On another note… Social Security (SSA) is supposed to conduct periodic reviews of approved cases to see if claimants have medically improved enough to perform substantial work. As an advocate I have seen many seriously impaired people be reviewed every 3 years by SSA. At the same time, others with conditions that can easily improve over time never experience a review. The process is not a perfect one and I promise to address the issue of continuing disability reviews in a future blog.
There are problems with unscrupulous attorneys, advocates, and doctors along with a margin of error that plague any disability process. Given the uphill battle to win a disability case across the board, most people who are receiving benefits are rightfully doing so.
“I know people who get approved simply because they are drug addicts!”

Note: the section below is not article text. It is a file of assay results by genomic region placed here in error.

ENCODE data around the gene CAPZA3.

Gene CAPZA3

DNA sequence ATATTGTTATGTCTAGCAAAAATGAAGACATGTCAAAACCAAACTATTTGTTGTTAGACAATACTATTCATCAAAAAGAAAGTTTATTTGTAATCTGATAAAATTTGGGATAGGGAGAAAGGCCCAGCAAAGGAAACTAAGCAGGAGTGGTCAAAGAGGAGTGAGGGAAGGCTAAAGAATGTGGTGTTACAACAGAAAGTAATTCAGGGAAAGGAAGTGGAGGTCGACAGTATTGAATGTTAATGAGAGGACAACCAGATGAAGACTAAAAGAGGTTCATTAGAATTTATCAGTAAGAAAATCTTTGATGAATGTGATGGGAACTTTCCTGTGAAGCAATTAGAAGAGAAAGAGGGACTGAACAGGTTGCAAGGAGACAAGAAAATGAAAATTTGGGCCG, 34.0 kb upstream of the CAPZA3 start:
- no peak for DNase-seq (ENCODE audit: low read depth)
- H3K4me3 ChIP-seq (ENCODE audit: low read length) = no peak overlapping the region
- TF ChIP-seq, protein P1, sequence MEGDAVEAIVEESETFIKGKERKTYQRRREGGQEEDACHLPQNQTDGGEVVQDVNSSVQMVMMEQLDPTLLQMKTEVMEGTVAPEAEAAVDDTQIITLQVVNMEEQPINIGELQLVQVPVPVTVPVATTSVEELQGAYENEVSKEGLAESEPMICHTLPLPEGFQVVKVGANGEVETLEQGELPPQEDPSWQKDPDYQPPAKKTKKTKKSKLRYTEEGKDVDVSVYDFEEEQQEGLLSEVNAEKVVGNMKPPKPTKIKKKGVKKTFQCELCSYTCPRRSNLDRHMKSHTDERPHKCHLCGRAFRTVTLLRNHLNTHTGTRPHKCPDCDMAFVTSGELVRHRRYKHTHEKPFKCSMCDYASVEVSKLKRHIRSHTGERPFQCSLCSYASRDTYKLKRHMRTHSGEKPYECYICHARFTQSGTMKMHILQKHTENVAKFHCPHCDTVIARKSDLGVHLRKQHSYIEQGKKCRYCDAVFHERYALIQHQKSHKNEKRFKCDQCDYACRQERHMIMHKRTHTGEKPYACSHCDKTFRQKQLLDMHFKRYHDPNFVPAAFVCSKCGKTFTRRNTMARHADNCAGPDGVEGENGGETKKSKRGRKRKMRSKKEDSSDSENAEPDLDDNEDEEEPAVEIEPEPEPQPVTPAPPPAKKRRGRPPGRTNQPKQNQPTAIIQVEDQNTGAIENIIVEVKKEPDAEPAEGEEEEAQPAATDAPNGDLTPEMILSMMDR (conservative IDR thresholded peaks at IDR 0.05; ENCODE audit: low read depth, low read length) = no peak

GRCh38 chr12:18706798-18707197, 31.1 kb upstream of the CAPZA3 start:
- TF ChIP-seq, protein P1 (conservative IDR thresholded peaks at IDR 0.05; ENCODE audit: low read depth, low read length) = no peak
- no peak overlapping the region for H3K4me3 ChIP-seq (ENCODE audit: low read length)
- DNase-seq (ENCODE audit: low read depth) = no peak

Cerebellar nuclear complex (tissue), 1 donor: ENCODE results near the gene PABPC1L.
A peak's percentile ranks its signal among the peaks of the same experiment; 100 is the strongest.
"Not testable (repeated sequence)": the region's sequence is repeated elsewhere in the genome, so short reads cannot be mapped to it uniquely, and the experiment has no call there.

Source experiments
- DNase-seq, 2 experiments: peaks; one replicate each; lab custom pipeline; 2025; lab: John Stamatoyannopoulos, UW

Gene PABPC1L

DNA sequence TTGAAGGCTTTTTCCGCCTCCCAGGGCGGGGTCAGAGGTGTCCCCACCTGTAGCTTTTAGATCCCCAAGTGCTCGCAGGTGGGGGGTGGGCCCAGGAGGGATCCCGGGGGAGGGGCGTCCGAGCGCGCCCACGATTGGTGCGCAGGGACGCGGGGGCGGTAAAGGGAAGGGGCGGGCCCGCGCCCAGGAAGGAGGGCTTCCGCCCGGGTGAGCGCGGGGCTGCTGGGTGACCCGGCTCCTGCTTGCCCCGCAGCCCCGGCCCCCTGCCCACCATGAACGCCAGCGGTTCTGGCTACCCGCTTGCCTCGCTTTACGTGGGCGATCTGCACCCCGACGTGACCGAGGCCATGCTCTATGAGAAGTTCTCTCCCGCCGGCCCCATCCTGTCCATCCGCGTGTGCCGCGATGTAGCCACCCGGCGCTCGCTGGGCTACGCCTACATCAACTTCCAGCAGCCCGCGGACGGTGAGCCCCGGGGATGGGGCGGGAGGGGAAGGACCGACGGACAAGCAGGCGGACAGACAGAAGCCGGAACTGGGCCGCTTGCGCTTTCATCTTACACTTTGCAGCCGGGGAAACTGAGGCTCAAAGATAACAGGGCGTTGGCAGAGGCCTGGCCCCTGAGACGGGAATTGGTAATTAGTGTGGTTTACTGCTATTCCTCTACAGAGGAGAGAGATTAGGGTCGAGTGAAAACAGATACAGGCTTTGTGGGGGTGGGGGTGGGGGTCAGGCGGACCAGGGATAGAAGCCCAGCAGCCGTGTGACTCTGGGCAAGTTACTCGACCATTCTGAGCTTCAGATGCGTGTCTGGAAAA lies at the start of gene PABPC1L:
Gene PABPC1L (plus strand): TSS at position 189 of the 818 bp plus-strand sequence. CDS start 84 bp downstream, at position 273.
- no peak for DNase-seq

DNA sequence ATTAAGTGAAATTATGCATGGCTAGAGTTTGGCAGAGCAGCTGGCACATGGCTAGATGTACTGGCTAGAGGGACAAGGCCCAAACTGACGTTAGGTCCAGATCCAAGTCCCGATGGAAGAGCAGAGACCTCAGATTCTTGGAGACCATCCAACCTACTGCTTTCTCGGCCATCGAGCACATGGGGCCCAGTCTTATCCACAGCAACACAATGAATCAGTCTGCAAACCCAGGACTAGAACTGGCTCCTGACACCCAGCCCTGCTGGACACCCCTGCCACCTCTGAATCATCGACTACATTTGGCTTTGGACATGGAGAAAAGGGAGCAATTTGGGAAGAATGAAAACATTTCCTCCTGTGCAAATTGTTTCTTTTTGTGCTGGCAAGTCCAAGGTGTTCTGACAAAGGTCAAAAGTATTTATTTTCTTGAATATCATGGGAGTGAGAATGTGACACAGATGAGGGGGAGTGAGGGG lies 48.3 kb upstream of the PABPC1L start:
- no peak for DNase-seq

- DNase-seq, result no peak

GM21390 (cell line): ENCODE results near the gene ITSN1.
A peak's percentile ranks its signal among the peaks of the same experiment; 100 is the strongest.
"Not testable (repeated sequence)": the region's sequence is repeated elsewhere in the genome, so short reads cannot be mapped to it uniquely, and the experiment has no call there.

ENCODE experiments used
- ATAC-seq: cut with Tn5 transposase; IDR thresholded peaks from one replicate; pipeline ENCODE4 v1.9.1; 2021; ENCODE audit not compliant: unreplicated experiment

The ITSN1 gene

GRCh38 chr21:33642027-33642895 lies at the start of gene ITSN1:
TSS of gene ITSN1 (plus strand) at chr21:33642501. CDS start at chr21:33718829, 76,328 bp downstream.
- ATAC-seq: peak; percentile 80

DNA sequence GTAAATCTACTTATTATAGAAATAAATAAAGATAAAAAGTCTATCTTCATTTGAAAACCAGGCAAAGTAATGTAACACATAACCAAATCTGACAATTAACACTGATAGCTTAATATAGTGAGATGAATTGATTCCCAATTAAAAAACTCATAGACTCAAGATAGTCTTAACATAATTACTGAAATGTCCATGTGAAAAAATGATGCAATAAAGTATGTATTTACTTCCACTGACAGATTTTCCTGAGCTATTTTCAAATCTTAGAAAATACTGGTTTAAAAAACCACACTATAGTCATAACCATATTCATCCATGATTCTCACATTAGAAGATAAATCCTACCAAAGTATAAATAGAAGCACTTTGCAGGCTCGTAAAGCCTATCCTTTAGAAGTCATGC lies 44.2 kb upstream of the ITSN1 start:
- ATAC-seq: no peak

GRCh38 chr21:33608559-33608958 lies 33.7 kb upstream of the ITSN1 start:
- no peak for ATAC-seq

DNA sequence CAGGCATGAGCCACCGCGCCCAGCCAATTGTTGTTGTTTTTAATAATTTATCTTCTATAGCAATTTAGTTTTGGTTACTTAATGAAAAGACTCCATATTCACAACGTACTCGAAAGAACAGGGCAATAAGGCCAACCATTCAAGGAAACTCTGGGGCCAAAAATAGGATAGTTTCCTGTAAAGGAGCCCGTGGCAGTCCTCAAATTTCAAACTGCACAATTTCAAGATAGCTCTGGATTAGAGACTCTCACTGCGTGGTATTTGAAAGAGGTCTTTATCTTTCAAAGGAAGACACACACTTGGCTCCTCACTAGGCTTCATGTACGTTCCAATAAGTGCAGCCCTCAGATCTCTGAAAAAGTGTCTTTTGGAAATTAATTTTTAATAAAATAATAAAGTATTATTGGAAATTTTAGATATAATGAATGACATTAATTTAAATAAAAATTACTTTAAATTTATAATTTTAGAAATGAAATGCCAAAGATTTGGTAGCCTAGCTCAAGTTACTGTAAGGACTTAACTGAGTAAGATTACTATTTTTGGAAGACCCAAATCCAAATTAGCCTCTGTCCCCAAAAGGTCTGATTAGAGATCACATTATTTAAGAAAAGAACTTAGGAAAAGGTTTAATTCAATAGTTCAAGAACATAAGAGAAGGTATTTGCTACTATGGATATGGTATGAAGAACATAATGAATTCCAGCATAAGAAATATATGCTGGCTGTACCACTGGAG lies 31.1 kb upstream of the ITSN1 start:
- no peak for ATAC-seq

What? I hear this a lot from frustrated clients and friends. On one hand SSA is not supposed to deny a claimant disability because of evidence of drug and alcohol abuse. Yet substance abuse noted in medical records can cause a person to be denied his disability benefits, unfairly.
This is a tough area of disability and thankfully there are some amazing mental health professionals working with SSA to educate adjudicators and judges on how to recognize severe mental disabilities in the presence of substance abuse.